Photo of Meena Kadri
Team

Lots of exciting questions here on developing your idea further. And I'm wondering from the photo – did you role play this?

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Team

DeletedUser

Thank you for your comments.

This can be implemented inside the school and outside of school as well.

We think it will be better to be an After school activity.

Each teacher that specializes in his/her area can serve as mentors. In addition, we can create a pool of volunteers among alumni of the school.

Ouside of school it can be implemented by using an online service that matches students with mentors.

Photo of My Ratarasarn
Team

You might be able to tie in with this idea for the online service http://www.openideo.com/open/creative-confidence/ideas/a-mentor-website-using-linkedin-to-connect-professionals-with-youth-in-need-of-creative-confidence./

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Team

DeletedUser

Hi Diverse Minds

I think this mentorship would be great to implement into schools. Out of schools might be a little tricky at first and may stunt its growth. With my own concept, things such as vetting, integrating online tools and sustaining engagement have been challenging to iron out. I've been thinking the support of local businesses and community organizations to start might be key to building the online presence.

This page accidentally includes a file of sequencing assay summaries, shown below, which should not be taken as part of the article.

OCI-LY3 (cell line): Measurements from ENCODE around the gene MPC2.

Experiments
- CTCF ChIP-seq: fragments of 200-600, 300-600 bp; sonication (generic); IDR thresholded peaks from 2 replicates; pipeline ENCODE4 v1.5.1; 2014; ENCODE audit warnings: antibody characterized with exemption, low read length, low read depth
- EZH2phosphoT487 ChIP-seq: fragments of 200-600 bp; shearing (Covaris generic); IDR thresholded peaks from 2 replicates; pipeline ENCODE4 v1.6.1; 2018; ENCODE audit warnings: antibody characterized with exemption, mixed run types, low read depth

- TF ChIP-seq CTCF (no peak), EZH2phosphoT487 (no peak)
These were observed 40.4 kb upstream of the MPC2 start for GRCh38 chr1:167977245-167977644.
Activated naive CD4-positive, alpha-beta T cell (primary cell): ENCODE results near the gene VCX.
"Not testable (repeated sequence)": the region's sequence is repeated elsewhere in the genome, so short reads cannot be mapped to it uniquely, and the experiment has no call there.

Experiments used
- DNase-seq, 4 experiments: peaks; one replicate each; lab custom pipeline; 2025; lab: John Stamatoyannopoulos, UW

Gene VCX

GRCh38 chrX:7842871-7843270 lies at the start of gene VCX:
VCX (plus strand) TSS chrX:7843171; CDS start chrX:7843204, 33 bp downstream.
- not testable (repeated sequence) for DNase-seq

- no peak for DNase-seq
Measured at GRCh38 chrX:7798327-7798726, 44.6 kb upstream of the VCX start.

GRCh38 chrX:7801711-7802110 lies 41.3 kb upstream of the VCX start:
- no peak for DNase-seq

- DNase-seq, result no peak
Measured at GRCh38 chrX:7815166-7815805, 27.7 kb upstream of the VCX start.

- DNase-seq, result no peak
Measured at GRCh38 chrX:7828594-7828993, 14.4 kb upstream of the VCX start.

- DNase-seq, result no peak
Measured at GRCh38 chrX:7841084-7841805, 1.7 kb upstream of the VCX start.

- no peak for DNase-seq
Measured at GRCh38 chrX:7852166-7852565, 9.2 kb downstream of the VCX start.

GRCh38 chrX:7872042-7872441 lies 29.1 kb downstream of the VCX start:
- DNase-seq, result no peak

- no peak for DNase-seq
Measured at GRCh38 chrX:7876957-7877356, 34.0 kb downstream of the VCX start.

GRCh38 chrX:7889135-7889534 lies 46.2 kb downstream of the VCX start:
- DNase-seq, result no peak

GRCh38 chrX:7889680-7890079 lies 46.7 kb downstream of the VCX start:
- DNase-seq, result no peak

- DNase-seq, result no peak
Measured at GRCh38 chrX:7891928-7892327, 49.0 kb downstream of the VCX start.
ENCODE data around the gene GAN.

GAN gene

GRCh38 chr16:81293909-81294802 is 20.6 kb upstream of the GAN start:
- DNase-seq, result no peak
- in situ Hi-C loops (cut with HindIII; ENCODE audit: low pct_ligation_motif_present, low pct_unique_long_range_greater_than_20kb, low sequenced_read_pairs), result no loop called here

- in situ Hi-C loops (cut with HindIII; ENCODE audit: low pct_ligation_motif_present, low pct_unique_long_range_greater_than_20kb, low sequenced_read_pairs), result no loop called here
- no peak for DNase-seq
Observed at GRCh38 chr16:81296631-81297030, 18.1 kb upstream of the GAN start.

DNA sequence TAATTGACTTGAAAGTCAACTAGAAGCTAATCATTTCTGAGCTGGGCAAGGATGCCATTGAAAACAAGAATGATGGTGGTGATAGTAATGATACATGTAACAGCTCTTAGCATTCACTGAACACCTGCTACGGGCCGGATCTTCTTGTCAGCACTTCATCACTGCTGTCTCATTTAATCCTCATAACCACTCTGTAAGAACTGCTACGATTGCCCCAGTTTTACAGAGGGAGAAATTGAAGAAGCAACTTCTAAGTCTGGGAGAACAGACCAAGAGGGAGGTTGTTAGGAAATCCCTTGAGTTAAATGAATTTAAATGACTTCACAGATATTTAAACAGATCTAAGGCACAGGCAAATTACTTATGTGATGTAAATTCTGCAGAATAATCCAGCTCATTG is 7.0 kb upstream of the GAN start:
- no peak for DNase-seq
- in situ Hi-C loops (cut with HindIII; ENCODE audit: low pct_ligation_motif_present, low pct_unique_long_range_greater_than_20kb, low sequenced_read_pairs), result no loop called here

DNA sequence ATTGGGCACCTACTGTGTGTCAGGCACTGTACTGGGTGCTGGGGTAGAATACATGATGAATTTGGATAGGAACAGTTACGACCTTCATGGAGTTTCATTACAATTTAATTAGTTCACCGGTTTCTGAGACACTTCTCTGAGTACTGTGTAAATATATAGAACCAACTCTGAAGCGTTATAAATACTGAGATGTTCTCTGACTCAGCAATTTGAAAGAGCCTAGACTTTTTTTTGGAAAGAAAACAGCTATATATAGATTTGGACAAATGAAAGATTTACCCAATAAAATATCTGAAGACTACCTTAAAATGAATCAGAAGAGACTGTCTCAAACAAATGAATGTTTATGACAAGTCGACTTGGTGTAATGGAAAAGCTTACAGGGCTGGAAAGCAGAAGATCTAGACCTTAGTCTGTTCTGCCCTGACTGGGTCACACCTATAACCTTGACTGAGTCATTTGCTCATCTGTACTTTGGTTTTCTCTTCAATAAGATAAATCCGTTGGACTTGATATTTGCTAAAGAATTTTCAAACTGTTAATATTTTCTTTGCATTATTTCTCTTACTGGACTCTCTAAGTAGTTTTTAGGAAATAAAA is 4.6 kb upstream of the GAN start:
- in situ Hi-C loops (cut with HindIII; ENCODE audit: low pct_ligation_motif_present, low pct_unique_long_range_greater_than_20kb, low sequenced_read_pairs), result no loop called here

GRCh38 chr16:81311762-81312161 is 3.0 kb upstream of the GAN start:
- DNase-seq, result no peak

Photo of DeletedUser
Team

DeletedUser

I've been thinking a lot about the role of mentorship in building creative confidence for middle and high schoolers in particular. One of the challenges in traditional mentorship models is that the mentors are "experts" already.

They appear, to the novice, to the kid who doubts his or herself, as someone whose life and work is unachievable. I've encountered this often in my work as a teacher, and now as a mentor to graduate students. I often hear young people say "but how do I get there from here, that person (that they admire) just so...creative/smart/talented/fill in the blank."

But what if the mentors weren't experts? What if they were college students, or recent graduates who are in a first job, or starting their own venture?

What if instead of experts, they were young people themselves, in their early twenties, who are actively engaging in learning and building--students at the D School, or in the MFA program I attended at Champlain College in Emergent Media, or many others.?

That way the more advanced students on their way to becoming experts would build their own creative confidence by mentoring younger students--and the younger students would have peers to look up to and learn from, but not be intimidated by.

I also agree with My Ratarasarn's idea, that this could potentially be tied to this project: http://www.openideo.com/open/creative-confidence/ideas/a-mentor-website-using-linkedin-to-connect-professionals-with-youth-in-need-of-creative-confidence./ and was going to suggest something similar until I saw Kelly Fooy's concept.